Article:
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Citrix and ASPs to build on Microsoft licensing changes

Now MS allows concurrent use across the Web, they're making their move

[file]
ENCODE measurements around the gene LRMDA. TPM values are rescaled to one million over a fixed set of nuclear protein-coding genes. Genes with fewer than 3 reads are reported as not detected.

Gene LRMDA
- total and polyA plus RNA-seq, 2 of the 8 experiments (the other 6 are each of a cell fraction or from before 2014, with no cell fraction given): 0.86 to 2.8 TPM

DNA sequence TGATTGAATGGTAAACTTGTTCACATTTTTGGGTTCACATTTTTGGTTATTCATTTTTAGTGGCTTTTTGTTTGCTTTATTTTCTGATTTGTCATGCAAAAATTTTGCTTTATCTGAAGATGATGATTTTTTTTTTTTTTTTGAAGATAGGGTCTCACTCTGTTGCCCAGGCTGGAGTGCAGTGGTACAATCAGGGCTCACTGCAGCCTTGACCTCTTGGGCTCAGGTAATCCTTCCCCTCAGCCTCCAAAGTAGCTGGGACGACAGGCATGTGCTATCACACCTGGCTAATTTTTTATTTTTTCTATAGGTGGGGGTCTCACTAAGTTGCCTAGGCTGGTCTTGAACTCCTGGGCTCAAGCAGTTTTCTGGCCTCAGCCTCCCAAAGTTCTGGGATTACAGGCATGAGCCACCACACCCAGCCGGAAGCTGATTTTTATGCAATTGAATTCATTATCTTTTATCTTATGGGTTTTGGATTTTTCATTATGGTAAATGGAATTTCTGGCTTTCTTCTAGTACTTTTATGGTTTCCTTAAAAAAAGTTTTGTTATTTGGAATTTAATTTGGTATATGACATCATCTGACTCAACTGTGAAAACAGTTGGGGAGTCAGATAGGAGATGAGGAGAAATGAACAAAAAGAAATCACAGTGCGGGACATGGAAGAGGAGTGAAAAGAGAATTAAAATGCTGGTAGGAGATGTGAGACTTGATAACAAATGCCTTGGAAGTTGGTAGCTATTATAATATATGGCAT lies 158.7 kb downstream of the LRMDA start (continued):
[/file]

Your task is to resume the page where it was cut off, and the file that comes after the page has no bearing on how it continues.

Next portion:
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Citrix and its business partners are poised to benefit from Microsoft’s revision of Windows NT Terminal Server pricing earlier this week (Earlier Story). Terminal Server is based on Citrix technology, and the new Microsoft licensing structure will allow Citrix’s MetFrame product to be rolled out across the Web. The key change from Citrix’s point of view was the introduction of the Internet Connector licence for Terminal Server. For a fee of $9,999 this allows 200 anonymous concurrent connections to a Terminal Server system, so at last makes it feasible for Application Service Providers to give Internet users access to Win32 server applications on some kind of rental or fee basis. Citrix has been waiting for Microsoft to introduce something of this sort for well over a year now, and Citrix partners such as Telecomputing have been ready to roll with more widespread ASP programmes just as soon as the licensing model allowed it. Citrix now says it will deliver a version of its MetaFrame product packaged for Internet use, and speaking to The Register last night Telecomputing co-founder Jostein Elkeland said the move would be of great benefit, although he stressed that the ASP business covered a wide range of platforms, rather than just Win32. Norway-based Telecomputing offers data centre management and back-office support for enterprise applications, including security, helpdesk, back-up, data storage and client support. While in general Application Service Provision is something companies are testing rather than selling, Telecomputing has the distinction of actually having customers for real, live services. The company currently works with a range of European organisations, and has been rolling out its services in the US via an alliance with UUNET WorldCom. The arrival of the Internet connector licence means that Telecomputing can now offer its services to a far wider range of customers - according to Elkeland, a major deal with an unnamed telecommunications company is in the works. ®

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